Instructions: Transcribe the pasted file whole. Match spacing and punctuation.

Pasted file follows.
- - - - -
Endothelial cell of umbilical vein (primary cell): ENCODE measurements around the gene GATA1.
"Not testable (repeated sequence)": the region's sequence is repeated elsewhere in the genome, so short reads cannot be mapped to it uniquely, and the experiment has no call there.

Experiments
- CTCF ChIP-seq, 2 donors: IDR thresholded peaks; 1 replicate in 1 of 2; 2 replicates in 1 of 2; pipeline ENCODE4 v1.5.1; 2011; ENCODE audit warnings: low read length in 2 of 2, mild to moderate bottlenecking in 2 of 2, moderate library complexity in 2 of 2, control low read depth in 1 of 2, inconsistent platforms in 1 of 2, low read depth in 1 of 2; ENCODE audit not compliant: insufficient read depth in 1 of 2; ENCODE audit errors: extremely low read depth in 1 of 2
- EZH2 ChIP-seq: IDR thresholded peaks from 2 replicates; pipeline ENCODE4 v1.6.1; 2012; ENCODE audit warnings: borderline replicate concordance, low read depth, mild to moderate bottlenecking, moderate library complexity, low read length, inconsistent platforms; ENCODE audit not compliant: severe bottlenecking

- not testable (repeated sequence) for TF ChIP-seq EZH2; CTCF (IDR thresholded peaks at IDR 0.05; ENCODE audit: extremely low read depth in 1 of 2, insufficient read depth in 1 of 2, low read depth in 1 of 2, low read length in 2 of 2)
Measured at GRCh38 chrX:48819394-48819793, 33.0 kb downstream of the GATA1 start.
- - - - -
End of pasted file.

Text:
Endothelial cell of umbilical vein (primary cell): ENCODE measurements around the gene GATA1.
"Not testable (repeated sequence)": the region's sequence is repeated elsewhere in the genome, so short reads cannot be mapped to it uniquely, and the experiment has no call there.

Experiments
- CTCF ChIP-seq, 2 donors: IDR thresholded peaks; 1 replicate in 1 of 2; 2 replicates in 1 of 2; pipeline ENCODE4 v1.5.1; 2011; ENCODE audit warnings: low read length in 2 of 2, mild to moderate bottlenecking in 2 of 2, moderate library complexity in 2 of 2, control low read depth in 1 of 2, inconsistent platforms in 1 of 2, low read depth in 1 of 2; ENCODE audit not compliant: insufficient read depth in 1 of 2; ENCODE audit errors: extremely low read depth in 1 of 2
- EZH2 ChIP-seq: IDR thresholded peaks from 2 replicates; pipeline ENCODE4 v1.6.1; 2012; ENCODE audit warnings: borderline replicate concordance, low read depth, mild to moderate bottlenecking, moderate library complexity, low read length, inconsistent platforms; ENCODE audit not compliant: severe bottlenecking

- not testable (repeated sequence) for TF ChIP-seq EZH2; CTCF (IDR thresholded peaks at IDR 0.05; ENCODE audit: extremely low read depth in 1 of 2, insufficient read depth in 1 of 2, low read depth in 1 of 2, low read length in 2 of 2)
Measured at GRCh38 chrX:48819394-48819793, 33.0 kb downstream of the GATA1 start.